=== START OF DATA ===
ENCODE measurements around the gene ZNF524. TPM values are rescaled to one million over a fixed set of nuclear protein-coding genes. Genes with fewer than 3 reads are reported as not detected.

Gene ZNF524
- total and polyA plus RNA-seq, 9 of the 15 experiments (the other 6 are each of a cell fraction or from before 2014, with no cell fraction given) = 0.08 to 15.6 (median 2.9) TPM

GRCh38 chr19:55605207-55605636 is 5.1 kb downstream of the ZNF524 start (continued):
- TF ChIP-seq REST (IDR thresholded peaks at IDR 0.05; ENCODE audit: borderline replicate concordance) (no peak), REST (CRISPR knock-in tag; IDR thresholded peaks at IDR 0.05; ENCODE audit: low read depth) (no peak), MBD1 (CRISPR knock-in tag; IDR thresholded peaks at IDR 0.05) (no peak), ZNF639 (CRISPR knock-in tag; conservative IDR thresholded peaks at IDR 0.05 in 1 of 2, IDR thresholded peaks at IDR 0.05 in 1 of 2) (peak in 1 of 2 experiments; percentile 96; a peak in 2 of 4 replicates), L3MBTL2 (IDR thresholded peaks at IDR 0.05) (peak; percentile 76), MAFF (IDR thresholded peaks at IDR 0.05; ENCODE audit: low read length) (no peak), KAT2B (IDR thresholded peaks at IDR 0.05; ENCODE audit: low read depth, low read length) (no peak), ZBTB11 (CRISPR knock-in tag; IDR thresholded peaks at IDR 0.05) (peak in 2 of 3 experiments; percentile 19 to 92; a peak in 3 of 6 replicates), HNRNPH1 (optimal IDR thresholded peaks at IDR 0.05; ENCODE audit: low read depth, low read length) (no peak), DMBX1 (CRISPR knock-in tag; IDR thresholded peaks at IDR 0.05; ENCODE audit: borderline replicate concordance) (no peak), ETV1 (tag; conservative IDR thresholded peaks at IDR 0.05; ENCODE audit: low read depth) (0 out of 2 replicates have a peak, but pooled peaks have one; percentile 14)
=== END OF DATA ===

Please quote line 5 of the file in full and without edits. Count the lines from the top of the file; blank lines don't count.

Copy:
- TF ChIP-seq REST (IDR thresholded peaks at IDR 0.05; ENCODE audit: borderline replicate concordance) (no peak), REST (CRISPR knock-in tag; IDR thresholded peaks at IDR 0.05; ENCODE audit: low read depth) (no peak), MBD1 (CRISPR knock-in tag; IDR thresholded peaks at IDR 0.05) (no peak), ZNF639 (CRISPR knock-in tag; conservative IDR thresholded peaks at IDR 0.05 in 1 of 2, IDR thresholded peaks at IDR 0.05 in 1 of 2) (peak in 1 of 2 experiments; percentile 96; a peak in 2 of 4 replicates), L3MBTL2 (IDR thresholded peaks at IDR 0.05) (peak; percentile 76), MAFF (IDR thresholded peaks at IDR 0.05; ENCODE audit: low read length) (no peak), KAT2B (IDR thresholded peaks at IDR 0.05; ENCODE audit: low read depth, low read length) (no peak), ZBTB11 (CRISPR knock-in tag; IDR thresholded peaks at IDR 0.05) (peak in 2 of 3 experiments; percentile 19 to 92; a peak in 3 of 6 replicates), HNRNPH1 (optimal IDR thresholded peaks at IDR 0.05; ENCODE audit: low read depth, low read length) (no peak), DMBX1 (CRISPR knock-in tag; IDR thresholded peaks at IDR 0.05; ENCODE audit: borderline replicate concordance) (no peak), ETV1 (tag; conservative IDR thresholded peaks at IDR 0.05; ENCODE audit: low read depth) (0 out of 2 replicates have a peak, but pooled peaks have one; percentile 14)